The SNP would still have a very important role if they lost the independence vote. They'll probably be stronger than they would if they won as they have a good record in shielding the Scots from Westminster policy whereas the other parties are just by-blows of the main parties full of people who couldn't get chosen as a Westminster MP candidate. If they won the independence vote then I'd see Labour becoming more resurgent as an independent party and taking the country back into minority or coalition rule.
I think the "yes" campaign will build steam as time goes and it'll be a close-run thing but I think the "no" vote will win.
Currently the polls are pointing to a No vote, followed by the return of an SNP government, with the possibility of another majority. On word of warning, though, is that the polling organisations don't have a great track record in Scotland. One pollster has spent the last twelve months asking "how would you vote if the referendum was tomorrow?", reflecting their practice in voting intention polls, not seeming to understand that the referendum is not going to be tomorrow, it going to be on a certain date. When they switched to asking how they would vote on September 18th, 2014, the number of don't knows trebled from 10% to over 30%.
One thing to remember, and I don't know if this comes across south of the border, but the independence campaign hasn't really started yet. Yes Scotland have been building up a grassroots network of volunteers, which have been doing some kinds of things like running stalls in High Streets and at community events, and recruiting and training campaign volunteers. Other than that they have spent their time reacting and responding to almost daily scare stories in the press (some more ludicrous than others) and claims by Better Together and their supporters.
The SNP have been very quiet and, in fact, when Alex Salmond gave his speech the other day I realised I hadn't heard him discuss the independence issue for quite a while. Nicola Sturgeon, who is actually leading the government's case for a sovereign Scotland, has done a number of interviews and debates, but it has all been a bit low-key. I would expect things to pick up after the November white paper (26th?) and then in the new year. And the official campaigning period will be 16 weeks, as opposed to just over 3 weeks for a general election. This will be a time of prolonged and intense debate, so things could change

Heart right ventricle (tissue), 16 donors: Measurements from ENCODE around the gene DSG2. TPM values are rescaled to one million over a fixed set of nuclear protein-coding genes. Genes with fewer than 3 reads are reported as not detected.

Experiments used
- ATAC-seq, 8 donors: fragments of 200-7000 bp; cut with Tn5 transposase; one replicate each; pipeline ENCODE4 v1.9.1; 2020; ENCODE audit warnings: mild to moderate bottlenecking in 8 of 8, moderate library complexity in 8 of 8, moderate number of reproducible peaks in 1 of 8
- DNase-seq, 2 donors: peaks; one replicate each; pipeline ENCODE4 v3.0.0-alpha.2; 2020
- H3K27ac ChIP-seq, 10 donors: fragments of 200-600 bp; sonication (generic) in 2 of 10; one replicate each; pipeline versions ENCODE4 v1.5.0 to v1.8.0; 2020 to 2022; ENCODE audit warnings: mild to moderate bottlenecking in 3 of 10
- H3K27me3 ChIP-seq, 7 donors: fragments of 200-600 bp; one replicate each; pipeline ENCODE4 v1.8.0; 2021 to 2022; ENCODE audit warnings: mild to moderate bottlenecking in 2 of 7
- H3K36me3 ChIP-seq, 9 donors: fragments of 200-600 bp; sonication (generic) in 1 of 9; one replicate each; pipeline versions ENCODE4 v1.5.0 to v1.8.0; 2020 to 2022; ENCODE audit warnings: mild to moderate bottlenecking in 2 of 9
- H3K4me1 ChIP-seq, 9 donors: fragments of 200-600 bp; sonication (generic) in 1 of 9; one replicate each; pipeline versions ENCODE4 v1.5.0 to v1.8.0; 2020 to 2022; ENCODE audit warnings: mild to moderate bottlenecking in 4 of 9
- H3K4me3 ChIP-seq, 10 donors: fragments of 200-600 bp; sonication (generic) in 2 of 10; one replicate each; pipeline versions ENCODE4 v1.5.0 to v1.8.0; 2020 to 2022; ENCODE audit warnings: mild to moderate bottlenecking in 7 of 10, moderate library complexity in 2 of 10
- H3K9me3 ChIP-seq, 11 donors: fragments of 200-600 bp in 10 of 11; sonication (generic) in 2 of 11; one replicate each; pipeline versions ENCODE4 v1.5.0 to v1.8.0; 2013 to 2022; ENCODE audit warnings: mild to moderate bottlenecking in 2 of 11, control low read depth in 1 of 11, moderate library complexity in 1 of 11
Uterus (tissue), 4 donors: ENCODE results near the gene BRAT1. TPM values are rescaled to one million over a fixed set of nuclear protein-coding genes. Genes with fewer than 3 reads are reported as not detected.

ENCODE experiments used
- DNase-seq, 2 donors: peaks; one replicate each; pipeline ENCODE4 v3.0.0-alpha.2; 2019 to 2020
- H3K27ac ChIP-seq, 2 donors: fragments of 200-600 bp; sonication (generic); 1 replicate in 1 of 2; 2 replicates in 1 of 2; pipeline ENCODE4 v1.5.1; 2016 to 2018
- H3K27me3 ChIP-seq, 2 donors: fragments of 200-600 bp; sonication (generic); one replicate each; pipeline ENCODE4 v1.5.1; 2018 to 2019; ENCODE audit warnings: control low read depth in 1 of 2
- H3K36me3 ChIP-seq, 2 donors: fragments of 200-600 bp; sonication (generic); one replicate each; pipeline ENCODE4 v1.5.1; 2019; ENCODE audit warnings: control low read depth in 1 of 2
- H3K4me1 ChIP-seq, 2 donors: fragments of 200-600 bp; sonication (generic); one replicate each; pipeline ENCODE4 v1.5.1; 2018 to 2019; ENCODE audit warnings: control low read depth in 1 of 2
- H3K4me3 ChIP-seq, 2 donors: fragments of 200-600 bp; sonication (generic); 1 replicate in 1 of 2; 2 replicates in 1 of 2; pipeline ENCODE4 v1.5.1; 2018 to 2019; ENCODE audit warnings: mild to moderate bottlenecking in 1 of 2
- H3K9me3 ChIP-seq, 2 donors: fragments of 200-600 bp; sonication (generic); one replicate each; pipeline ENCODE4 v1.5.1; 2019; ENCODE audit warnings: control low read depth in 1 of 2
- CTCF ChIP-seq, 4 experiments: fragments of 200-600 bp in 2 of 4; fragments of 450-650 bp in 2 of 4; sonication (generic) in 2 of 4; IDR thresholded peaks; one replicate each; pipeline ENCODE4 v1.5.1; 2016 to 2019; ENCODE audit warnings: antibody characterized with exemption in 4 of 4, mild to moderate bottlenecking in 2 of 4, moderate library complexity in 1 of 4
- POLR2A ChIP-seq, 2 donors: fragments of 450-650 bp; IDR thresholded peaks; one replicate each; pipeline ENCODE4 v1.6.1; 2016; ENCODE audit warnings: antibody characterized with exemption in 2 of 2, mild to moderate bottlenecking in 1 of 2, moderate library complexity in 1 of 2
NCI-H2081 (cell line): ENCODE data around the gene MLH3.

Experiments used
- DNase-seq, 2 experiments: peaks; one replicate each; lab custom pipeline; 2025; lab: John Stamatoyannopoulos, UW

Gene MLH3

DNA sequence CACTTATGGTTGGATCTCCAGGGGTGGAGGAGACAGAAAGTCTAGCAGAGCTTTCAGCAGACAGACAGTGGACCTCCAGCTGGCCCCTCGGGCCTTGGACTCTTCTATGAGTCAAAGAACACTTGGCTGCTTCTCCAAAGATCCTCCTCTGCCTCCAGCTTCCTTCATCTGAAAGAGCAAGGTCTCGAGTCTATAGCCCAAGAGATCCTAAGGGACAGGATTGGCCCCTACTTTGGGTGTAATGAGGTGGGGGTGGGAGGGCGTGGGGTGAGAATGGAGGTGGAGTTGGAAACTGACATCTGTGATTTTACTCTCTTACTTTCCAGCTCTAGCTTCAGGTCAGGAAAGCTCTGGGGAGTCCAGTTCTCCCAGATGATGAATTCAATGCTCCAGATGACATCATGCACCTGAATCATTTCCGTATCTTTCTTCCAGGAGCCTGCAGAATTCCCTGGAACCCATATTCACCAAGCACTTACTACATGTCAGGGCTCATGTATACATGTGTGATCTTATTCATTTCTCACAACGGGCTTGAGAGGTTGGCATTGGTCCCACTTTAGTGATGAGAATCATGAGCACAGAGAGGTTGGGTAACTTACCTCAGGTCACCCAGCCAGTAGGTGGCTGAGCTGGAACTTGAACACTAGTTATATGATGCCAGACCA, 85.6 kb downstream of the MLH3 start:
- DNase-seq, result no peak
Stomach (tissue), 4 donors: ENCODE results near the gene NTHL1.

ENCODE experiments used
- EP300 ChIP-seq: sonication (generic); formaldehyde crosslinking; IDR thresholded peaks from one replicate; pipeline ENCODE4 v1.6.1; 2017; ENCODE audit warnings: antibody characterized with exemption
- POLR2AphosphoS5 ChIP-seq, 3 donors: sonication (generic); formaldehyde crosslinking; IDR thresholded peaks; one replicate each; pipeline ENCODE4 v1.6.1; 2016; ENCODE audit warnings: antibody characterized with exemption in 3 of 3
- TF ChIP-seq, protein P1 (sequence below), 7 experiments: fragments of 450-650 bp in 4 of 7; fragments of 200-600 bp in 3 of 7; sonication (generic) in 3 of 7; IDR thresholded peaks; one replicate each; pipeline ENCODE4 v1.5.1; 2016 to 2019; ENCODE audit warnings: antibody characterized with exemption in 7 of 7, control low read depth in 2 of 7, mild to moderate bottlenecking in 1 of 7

What happens in the event of a No vote is, of course, speculation, but it does offer up opportunities for both the SNP and Scotland. Whilst obviously a setback for a party dedicated to the re-establishment of an independent Scotland, it would also free them from that burden for a while. The question would have been asked and declined, but the party could then go all out to win the further powers and responsibilities that Scotland needs, and that a majority of people in Scotland support. Further autonomy within the UK has been hinted at by the British parties if we vote No, and this would be the time to pressure Westminster into delivering. I could see the SNP leading a successful and popular campaign on this which the others might find difficult to handle. How could they possibly argue against something like full financial autonomy and the granting of all powers other than, say, defence, foreign affairs and certain economic functions? If, as the unionists claim, Scotland is subsidised then the rest of the UK would stand to gain.
Westminster would refuse, of course, but that would kick off a whole new ball game.